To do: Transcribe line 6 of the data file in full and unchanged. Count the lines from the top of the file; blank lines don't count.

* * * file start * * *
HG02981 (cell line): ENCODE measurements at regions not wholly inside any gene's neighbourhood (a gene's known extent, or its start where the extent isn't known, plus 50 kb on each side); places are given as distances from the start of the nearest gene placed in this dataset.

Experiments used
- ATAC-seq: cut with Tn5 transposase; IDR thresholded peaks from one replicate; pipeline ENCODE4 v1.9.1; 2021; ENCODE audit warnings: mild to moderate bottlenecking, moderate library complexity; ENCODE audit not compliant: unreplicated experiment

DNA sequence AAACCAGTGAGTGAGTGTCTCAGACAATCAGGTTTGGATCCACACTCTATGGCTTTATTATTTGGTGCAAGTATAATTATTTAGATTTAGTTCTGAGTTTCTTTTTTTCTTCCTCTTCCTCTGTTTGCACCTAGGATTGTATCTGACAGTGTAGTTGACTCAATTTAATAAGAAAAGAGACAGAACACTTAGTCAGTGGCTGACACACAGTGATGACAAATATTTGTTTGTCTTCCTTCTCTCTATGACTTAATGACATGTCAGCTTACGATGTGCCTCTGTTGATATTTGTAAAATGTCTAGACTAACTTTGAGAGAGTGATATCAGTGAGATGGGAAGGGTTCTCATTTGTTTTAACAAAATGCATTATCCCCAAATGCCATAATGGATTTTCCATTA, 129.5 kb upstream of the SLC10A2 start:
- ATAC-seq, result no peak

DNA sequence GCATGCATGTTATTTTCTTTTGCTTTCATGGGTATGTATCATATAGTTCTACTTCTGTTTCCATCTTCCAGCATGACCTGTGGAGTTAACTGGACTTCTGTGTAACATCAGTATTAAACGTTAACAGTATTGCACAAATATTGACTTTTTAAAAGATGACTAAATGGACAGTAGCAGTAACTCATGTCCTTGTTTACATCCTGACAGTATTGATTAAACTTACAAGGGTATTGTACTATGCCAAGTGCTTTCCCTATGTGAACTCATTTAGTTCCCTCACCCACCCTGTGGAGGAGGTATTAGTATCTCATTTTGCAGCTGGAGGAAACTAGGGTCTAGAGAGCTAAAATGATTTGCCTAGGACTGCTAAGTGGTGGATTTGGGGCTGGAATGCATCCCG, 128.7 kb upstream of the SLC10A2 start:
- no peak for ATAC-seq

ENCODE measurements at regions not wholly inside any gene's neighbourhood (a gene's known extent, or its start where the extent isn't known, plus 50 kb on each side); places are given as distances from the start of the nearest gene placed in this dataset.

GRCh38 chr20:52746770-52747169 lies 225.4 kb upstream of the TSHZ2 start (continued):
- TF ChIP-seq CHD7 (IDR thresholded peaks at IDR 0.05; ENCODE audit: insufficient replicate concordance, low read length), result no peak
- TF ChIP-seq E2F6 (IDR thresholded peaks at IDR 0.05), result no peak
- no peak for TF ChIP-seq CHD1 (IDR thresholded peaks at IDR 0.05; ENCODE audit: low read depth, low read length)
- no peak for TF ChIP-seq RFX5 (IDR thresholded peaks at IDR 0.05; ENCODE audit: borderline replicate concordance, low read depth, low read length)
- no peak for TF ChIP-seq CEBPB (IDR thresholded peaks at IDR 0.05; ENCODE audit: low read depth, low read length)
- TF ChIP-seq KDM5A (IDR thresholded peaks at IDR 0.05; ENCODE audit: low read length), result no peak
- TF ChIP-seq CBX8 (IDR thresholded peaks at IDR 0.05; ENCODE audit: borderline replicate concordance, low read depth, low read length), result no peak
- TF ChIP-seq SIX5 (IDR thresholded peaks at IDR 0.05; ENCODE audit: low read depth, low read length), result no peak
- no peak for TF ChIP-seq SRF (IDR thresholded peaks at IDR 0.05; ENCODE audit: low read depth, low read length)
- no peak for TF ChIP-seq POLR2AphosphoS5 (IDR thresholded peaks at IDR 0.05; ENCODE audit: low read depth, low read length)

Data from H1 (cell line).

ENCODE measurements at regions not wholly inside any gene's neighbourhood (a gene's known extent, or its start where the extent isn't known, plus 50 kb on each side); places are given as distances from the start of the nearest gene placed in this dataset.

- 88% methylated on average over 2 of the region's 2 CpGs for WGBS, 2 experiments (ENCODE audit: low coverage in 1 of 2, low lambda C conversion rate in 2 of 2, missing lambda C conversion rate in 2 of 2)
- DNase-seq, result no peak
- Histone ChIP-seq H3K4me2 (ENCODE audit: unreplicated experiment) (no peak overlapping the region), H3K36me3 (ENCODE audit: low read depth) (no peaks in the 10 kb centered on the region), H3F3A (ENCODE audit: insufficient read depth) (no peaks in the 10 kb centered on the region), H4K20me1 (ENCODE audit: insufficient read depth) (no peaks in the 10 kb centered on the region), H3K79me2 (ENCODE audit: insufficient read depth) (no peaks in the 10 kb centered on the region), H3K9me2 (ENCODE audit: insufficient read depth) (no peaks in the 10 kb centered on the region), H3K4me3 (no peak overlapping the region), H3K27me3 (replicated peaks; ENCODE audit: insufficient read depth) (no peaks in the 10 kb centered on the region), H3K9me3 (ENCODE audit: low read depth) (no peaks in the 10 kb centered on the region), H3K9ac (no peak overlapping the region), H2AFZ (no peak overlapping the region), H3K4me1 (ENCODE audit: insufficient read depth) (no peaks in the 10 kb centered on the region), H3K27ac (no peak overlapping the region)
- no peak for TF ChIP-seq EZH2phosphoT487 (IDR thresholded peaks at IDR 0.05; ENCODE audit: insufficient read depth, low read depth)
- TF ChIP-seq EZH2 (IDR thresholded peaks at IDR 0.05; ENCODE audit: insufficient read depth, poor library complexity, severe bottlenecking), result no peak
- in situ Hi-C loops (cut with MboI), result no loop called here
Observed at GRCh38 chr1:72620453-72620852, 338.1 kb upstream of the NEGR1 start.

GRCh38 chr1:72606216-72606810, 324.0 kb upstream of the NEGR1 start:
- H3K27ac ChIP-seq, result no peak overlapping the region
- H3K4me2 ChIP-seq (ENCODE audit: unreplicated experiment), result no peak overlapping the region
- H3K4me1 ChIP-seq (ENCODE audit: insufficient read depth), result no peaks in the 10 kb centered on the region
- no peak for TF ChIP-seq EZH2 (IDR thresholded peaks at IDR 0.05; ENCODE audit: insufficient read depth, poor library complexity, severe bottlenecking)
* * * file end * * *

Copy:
DNA sequence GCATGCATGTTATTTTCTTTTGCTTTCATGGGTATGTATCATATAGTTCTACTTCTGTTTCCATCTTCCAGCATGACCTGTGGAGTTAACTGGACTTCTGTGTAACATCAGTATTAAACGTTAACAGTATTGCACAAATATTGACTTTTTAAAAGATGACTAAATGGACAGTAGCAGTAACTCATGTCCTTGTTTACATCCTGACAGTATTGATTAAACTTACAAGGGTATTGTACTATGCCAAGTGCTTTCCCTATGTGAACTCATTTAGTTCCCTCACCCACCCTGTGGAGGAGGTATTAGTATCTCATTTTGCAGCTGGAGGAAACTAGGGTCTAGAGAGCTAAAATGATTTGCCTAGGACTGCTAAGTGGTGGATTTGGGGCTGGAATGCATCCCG, 128.7 kb upstream of the SLC10A2 start: